“It is also of note that on 1 January 2020, a new, compulsory limit on the sulphur content in the fuel oil used on board ships came into force,”
marking a significant milestone to improve air quality, preserve the environment and protect human health. Known as “IMO 2020”, the rule limits the sulphur in the fuel oil used on board ships operating outside designated emission control areas to 0.50% m/m (mass by mass) – a significant reduction from the previous limit of 3.5%. Within specific designated Emission Control Areas the limits were already stricter (0.10%). This limit has resulted in a reduction to sulphur oxide (SOx) emissions from ships, providing benefits for the environment and human health, particularly for coastal populations.
A cleaner, greener path
There are a number of ways in which emissions can be curbed, particularly CO2. The most obvious solution would be to consume less fuel through vessel optimisation, equating to lower emissions. Many operators are already striving to achieve this. In addition to the environmental benefits, there are also cost savings to be made on fuel purchases. Some operators are using software and equipment to optimise their engine efficiency, while others reduce their fuel consumption speed optimisation.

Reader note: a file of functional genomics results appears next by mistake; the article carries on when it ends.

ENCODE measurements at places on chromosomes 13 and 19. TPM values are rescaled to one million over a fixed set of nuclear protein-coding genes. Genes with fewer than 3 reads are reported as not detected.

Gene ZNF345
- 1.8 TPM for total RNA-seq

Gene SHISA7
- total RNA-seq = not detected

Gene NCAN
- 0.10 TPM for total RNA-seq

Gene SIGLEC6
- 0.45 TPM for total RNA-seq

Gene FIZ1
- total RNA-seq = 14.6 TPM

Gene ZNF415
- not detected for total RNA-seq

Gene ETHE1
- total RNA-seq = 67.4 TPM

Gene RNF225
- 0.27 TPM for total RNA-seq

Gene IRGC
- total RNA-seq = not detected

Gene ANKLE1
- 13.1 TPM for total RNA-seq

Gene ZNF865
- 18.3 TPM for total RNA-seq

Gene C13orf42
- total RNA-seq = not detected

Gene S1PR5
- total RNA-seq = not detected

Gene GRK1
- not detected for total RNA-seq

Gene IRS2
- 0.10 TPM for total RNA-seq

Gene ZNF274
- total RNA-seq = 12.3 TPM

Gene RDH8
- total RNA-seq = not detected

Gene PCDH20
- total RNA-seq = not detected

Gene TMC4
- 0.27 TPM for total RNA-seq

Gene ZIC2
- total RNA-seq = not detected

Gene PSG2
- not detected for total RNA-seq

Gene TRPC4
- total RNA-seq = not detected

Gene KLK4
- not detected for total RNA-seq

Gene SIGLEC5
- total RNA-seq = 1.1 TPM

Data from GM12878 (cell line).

Increased digitalisation facilitating “Just-In-Time” (JIT) arrival of ships at ports, allows vessels to match their speed to the time at which a berth will become available. In addition to saving fuel costs when en-route, this also avoids the need for a vessel to anchor off a port, when it continues to use fuel and produce emissions that could impact coastal populations.